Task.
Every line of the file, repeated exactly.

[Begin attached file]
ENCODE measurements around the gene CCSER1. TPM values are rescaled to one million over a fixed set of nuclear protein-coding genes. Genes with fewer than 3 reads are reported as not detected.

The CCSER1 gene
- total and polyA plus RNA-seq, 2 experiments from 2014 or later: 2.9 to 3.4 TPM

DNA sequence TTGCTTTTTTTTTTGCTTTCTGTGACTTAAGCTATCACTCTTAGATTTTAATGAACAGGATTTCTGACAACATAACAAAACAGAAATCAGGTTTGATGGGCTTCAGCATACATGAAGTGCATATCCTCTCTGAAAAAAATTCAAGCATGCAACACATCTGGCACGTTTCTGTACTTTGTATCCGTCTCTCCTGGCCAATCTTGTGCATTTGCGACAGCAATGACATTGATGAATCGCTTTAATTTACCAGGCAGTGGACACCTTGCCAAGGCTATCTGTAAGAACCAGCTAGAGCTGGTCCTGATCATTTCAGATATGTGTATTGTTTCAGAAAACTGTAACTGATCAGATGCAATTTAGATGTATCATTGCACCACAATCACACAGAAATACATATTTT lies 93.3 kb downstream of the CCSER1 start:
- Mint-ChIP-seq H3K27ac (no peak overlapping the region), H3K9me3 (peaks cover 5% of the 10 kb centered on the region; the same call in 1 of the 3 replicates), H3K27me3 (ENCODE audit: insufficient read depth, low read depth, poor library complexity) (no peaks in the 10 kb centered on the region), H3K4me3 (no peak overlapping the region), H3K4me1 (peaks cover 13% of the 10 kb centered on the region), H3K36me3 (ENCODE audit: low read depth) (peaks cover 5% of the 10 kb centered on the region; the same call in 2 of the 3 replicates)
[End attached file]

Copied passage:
ENCODE measurements around the gene CCSER1. TPM values are rescaled to one million over a fixed set of nuclear protein-coding genes. Genes with fewer than 3 reads are reported as not detected.

The CCSER1 gene
- total and polyA plus RNA-seq, 2 experiments from 2014 or later: 2.9 to 3.4 TPM

DNA sequence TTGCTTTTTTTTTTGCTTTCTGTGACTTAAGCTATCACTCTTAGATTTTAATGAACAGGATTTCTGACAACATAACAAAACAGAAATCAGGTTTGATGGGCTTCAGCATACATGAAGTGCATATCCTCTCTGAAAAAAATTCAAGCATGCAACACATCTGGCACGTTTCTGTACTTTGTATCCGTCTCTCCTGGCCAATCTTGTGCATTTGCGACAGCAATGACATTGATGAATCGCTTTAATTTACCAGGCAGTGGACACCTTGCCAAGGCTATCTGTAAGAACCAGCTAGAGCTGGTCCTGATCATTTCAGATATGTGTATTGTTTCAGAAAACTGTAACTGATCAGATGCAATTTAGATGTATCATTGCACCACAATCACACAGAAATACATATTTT lies 93.3 kb downstream of the CCSER1 start:
- Mint-ChIP-seq H3K27ac (no peak overlapping the region), H3K9me3 (peaks cover 5% of the 10 kb centered on the region; the same call in 1 of the 3 replicates), H3K27me3 (ENCODE audit: insufficient read depth, low read depth, poor library complexity) (no peaks in the 10 kb centered on the region), H3K4me3 (no peak overlapping the region), H3K4me1 (peaks cover 13% of the 10 kb centered on the region), H3K36me3 (ENCODE audit: low read depth) (peaks cover 5% of the 10 kb centered on the region; the same call in 2 of the 3 replicates)